• setting the menu path
    • assigning the menu weight
    • enabling parent visibility
    • altering the breadcrumb name
  2. menu items
    The menu items part is where menu items are managed. This area contains a table with the following columns:
    • item name
    • item type
    • operations
    • id
    There also exists an additional field called row weights that is used when drag and drop support is not available.
  3. operations
    The operations part provides links to perform specific tasks. The provided links are:
    • add new menu item
    • update menu
    • reset cache
    • cancel

There are two important steps to perform when making changes to a particular menu. The first is that the Update Menu button must be clicked to save any of the changes made. The second is that the Clear Menu Cache button must be clicked in order to guarantee that the changes are displayed. If the menu cache is not cleared, then the changes that were made to the menu will not be visible for anyone to see. Use the menu item add, edit, and delete links to perform their respective operation. The ordering of the menu items can be performed on this page by dragging and dropping, by using the order weight fields, or by editing a menu item and changing its parent item and weight.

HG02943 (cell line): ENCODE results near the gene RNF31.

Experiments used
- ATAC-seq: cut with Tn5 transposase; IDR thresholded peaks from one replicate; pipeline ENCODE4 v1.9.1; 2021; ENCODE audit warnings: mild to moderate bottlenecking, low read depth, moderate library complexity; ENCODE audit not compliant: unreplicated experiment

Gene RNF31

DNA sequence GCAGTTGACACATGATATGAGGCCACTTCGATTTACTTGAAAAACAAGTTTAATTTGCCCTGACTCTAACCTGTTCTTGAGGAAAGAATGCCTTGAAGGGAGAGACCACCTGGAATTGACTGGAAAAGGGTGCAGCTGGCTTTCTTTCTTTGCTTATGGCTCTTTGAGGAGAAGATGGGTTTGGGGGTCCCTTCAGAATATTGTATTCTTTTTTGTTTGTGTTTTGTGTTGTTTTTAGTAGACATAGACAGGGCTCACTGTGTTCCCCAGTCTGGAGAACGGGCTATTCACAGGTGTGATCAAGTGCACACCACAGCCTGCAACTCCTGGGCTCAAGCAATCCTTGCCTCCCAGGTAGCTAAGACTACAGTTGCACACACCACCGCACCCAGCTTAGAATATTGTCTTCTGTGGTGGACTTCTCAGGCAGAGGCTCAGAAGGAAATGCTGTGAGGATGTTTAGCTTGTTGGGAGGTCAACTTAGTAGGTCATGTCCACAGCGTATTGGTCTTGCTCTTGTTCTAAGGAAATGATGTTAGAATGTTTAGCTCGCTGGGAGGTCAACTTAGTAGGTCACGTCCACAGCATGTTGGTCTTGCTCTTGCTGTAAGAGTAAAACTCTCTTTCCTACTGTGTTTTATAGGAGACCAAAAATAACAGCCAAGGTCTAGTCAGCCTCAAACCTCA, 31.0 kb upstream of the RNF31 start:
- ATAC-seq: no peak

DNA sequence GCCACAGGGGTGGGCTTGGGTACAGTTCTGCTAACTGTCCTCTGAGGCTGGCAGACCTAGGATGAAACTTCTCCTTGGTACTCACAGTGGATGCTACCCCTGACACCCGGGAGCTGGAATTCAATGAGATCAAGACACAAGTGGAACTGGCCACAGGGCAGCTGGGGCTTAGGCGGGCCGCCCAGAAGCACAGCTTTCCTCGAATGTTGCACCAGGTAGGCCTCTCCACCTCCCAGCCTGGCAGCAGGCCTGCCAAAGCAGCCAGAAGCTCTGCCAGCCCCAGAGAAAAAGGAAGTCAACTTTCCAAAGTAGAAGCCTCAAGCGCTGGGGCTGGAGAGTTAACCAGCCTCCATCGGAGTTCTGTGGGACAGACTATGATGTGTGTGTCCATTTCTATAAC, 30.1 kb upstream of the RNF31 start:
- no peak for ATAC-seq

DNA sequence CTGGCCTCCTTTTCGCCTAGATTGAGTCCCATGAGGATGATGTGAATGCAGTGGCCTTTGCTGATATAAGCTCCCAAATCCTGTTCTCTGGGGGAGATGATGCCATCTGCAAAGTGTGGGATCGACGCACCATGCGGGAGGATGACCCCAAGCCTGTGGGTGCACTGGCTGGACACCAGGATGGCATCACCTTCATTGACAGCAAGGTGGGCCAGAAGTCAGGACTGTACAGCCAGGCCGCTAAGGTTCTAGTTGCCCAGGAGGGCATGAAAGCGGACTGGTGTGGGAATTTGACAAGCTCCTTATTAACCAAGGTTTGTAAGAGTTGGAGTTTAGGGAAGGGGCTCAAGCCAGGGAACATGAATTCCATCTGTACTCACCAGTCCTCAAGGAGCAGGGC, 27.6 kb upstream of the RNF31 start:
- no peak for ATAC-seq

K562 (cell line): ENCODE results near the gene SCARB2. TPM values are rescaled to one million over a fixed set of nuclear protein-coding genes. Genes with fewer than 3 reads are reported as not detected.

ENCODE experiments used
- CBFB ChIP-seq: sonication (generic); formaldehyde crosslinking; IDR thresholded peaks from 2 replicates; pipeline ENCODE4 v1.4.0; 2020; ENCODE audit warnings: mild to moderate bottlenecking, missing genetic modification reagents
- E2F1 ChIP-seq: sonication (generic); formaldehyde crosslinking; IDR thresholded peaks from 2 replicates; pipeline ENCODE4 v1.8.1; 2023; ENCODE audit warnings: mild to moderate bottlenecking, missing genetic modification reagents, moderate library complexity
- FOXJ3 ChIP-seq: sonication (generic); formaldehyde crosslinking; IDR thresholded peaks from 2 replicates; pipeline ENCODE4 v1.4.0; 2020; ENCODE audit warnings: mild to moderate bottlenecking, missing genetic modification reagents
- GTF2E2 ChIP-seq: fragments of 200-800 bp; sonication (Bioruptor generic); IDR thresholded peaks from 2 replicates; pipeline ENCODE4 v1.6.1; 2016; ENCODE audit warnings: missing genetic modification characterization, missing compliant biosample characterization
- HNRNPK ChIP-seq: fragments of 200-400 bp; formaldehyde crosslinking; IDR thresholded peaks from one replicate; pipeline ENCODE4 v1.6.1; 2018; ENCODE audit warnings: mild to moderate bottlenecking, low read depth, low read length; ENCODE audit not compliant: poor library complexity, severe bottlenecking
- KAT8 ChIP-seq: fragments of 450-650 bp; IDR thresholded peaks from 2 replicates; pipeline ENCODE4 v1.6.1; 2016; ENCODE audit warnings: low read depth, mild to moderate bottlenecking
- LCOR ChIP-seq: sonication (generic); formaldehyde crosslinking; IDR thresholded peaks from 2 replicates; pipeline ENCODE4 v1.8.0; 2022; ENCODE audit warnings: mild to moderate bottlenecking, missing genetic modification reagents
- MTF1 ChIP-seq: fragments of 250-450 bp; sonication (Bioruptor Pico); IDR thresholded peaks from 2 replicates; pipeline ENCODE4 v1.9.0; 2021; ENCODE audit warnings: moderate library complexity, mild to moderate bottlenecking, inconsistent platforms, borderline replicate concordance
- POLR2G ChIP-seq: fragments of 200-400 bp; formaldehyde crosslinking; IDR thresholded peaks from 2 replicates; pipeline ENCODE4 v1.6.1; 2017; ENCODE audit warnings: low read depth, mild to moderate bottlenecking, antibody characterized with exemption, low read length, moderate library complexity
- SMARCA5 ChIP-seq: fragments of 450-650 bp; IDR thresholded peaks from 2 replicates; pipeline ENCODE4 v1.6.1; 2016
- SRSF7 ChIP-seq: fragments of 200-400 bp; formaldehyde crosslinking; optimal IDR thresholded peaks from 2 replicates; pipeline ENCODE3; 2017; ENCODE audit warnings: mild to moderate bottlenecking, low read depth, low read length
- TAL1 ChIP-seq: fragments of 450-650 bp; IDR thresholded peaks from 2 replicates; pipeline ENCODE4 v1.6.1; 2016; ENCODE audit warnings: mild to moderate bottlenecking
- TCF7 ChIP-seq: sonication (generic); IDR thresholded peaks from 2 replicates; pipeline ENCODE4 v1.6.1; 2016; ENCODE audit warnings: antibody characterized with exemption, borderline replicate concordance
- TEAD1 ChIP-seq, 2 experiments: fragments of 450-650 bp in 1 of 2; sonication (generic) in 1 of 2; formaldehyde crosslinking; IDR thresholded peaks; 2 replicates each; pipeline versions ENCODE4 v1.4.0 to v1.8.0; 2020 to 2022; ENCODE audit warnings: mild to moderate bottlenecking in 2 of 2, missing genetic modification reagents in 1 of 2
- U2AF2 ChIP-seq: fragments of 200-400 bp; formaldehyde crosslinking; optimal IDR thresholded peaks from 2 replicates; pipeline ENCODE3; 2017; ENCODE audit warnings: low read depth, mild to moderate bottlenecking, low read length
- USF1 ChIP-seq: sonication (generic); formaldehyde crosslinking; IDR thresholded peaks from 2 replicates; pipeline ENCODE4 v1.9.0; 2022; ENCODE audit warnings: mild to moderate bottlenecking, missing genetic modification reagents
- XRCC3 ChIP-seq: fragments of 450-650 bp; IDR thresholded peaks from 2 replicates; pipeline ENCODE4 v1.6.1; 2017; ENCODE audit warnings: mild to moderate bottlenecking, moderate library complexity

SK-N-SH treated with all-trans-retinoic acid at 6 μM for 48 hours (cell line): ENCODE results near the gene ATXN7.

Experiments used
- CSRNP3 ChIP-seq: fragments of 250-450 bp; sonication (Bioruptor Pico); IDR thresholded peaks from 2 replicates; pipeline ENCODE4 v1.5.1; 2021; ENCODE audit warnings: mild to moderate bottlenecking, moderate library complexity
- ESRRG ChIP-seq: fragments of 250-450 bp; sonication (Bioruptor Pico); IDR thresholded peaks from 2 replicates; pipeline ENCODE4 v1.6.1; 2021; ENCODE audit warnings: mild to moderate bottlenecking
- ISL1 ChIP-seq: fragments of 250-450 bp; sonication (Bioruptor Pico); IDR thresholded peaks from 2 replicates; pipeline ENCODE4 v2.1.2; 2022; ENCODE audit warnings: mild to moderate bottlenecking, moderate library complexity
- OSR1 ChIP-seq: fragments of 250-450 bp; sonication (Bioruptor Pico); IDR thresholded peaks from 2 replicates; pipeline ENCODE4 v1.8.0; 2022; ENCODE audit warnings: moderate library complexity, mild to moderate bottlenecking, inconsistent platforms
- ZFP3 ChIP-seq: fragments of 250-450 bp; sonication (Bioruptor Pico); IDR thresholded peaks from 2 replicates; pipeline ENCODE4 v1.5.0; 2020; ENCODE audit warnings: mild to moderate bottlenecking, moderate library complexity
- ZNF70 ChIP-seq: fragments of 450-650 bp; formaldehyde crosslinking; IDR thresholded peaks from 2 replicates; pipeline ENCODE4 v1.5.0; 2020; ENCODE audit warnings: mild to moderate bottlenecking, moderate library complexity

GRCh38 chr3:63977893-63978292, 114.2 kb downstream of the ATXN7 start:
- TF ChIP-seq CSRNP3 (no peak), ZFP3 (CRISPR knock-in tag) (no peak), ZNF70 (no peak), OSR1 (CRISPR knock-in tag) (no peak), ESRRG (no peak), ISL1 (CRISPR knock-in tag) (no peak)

The menu settings contain a collection of options for tweaking the behavior of a menu. The most important of the menu-specific settings is the menu path. The menu path designates where all menu items associated with the menu get placed under. Some menu items may even prepend the menu path to its links. If the menu path is incorrect and you do not have access to change it, then seek support for getting the issue resolved. The advanced menu settings are: menu weight, show parents, and breadcrumb name. The menu weight defines where this menu gets displayed when more than one menu are displayed at the same url path. The show parents checkbox allows for hiding the parent menus. The breadcrumb name gives users the ability to change the name of the menu as it appears in the breadcrumbs.


The state in which something, such as a link, is considered to be in when the url path that represents that something is currently being viewed.
Cache refers to information that was created from performing some given task and then stored for user later on to avoid re-performing the task in which the cache represents. See also Caching.
Caching is a method used to improvide performance by doing a specific task only one time. The idea is that if a given task must be done repeatedly and nothing has changed, then the results of performing that task will never change no matter how many times it is done. Therefore, do the task one time and then re-use the results from that task for every subsequent request to perform that task. This is used to improve performance for tasks that are done repeatedly, which happens very often on websites.
Media Type
A media type refers to the tools or way in which content is displayed. Common examples of different media types are: printed on paper, displayed on a projector, a computer screen, and a screen reader. Websites often need to understand what media type is in use before displaying its content.